Nomi Prins: Wall Street and Washington Carousel Continues

Nomi Prins, bestselling author and former Wall Street insider, joined Max Keiser on the Keiser Report to discuss Donald Trump’s cabinet and the advisers of Goldman Sachs who have only filled up the swamp in Washington further.

When asked about the rise of the banking class, debt and the rise of Wall Street by Keiser she responded, “In the crash of 1929 it was Sidney Weinberg, who was the head of Goldman Sachs at the time, who had trusts created on selling securities based on value that they did not actually have. Being at the epicenter of the crash, he decided to turn his mind toward politics. In fact, FDR in his bid to follow Herbert Hoover into the White House it was Sidney Weinberg who raised money for him… As many Goldman Sachs people have done since then. It was Weinberg who actually got a position as an advisor, while he was still working at Goldman Sachs, and that has changed since.”

Nomi Prins is a former Managing Director at Goldman Sachs and worked previously for various major Wall Street banking institutions.  She is currently working on her next book titled Artisans of Money that explores the relationships between central banks and the power influenced from these institutions. Nomi Prins’ work has appeared on The Guardian, Bill Moyers, New York Daily News and more.

“Now they actually leave the company in order to be advisors. Back then, he was actually doing both roles. That was the start of the opening of Goldman Sachs connections into the White House. There has been a history of the White House turning to Wall Street to help “fix” the mess that it makes. In the 1970’s there was a prime example of where after decades of regulation that followed FDR’s enactment of the Glass-Steagall Act in 1933, there was less danger coming from this financial system. There were certainly policy intrusions. There were certainly people going in and out from Washington, the White House and Wall Street. The danger had been tempered by Glass-Steagall.”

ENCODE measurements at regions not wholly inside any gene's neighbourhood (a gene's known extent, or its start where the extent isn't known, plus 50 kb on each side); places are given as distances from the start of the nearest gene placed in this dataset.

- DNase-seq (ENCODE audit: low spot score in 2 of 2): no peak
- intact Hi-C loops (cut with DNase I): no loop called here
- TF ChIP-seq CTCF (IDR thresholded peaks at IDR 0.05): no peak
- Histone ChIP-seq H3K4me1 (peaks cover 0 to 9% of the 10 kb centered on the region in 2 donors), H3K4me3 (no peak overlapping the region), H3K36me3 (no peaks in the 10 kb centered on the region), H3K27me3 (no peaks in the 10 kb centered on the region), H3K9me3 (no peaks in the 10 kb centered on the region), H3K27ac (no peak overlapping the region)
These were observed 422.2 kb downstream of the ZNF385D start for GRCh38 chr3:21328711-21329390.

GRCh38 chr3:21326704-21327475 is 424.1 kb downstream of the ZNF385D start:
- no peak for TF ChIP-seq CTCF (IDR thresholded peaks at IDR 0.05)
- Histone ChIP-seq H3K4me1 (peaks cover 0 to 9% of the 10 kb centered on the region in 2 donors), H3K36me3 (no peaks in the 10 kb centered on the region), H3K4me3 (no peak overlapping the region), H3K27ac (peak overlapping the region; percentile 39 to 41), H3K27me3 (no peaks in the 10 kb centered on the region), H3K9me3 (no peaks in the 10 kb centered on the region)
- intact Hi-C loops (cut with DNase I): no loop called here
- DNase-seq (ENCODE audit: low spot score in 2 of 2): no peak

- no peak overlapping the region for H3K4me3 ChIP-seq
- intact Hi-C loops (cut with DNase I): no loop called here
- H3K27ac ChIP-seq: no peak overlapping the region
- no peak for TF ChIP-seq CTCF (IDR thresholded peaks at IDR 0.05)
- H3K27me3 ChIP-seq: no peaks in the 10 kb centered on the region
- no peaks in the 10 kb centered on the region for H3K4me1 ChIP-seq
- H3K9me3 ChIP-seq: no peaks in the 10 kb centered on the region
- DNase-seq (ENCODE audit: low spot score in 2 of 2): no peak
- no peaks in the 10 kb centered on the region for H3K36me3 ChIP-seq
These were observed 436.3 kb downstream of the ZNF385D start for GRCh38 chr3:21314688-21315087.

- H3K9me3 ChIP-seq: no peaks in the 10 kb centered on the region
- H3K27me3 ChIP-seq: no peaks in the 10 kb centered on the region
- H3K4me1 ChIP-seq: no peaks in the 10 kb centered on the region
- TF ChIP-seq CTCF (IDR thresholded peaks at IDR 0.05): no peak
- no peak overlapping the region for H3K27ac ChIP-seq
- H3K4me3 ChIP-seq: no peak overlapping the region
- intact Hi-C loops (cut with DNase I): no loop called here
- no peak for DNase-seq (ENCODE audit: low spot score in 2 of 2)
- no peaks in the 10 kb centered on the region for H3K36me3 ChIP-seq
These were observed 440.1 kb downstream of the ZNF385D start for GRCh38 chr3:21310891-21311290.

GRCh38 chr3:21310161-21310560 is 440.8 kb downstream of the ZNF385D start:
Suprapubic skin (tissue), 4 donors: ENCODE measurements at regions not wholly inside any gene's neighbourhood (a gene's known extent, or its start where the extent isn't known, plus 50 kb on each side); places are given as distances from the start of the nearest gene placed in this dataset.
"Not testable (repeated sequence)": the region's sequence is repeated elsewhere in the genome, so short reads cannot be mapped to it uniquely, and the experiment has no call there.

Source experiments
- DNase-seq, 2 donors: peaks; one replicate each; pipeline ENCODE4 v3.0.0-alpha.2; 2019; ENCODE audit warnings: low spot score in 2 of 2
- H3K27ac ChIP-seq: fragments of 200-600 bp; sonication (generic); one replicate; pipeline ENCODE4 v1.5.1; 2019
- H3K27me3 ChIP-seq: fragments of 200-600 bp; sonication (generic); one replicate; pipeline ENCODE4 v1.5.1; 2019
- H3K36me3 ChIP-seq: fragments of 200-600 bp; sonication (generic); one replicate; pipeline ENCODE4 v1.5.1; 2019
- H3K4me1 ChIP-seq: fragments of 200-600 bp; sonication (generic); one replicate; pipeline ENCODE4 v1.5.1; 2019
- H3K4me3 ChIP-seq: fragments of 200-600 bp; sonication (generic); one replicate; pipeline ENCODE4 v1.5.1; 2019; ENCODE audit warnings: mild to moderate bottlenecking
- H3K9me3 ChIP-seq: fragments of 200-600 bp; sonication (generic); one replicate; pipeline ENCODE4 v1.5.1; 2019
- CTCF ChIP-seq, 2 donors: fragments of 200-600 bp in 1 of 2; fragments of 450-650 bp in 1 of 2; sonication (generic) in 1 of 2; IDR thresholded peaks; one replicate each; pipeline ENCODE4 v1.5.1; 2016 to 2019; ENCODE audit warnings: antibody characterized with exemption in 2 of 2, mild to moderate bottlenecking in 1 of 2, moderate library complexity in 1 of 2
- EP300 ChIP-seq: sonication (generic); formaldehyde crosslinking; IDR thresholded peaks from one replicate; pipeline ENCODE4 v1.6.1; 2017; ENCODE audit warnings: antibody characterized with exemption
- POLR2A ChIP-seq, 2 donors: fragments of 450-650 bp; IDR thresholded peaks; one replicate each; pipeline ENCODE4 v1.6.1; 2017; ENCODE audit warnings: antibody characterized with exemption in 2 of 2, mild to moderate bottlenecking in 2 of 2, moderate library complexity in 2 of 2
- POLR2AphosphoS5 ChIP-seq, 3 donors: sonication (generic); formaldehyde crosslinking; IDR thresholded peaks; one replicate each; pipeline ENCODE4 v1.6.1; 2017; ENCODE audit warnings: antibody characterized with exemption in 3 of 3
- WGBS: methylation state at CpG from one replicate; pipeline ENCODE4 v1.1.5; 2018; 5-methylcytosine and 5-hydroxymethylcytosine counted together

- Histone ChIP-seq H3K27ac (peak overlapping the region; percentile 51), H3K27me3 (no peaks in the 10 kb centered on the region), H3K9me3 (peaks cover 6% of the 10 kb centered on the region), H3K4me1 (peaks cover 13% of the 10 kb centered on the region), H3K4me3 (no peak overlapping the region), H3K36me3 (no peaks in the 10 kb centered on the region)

Nomi Prins Keiser

“What happened in the 1970’s is that there started to be swipes at that form of regulation (it did not get repealed until 1999 under Clinton). In the 1970’s, when New York needed money while facing a major problem economically, and threatened to strain into the rest of the economy, the big banks at the time said “no, we won’t help New York or the real economy” but we will help bankers like Donald Trump. Anyone who uses the financial system in a manipulative manner is associated with the banking class… regardless of what they say during campaign time.”

When asked about the Wall Street “Since then, that opened the door for their power to reassert itself. The rise of Goldman Sachs, Citigroup (then National City Bank) and others were able to affect fiscal policy, affect economic policy, affect financial policy and crater economies.”

“By time we get to Greece, after the recent economic crisis, Gary Cohn who is now the National Economic Council advisor – is responsible for creating domestic and international policy. He was one of the bankers that went to Greece when it was having its initial problems in the wake of the financial crisis. It was not caused by Greece, or the Greek people – it was caused by the leverage that the bankers put upon Greece in order to extract wealth, speculate on performance and in order to take out whole chunks of its economy.”

Nomi Prins went on to elaborate for what that means to the current administration saying, “Gary Cohn led bankers to Greece, in the wake of the financial crisis, in order to crucify them even more. What is going to happen now between Steve Mnuchin and Gary Cohn and whoever else they bring in from Goldman Sachs who have that ideology where they will continue.”

“It will now resurface at the national policy level even more acutely than it has in the past. There is now two of them in positions of creating and implementing policy.  This will create an even more dangerous situation than before.”

To catch the full interview with Nomi Prins on the Keiser Report CLICK HERE.

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Craig Wilson, @craig_wilson7
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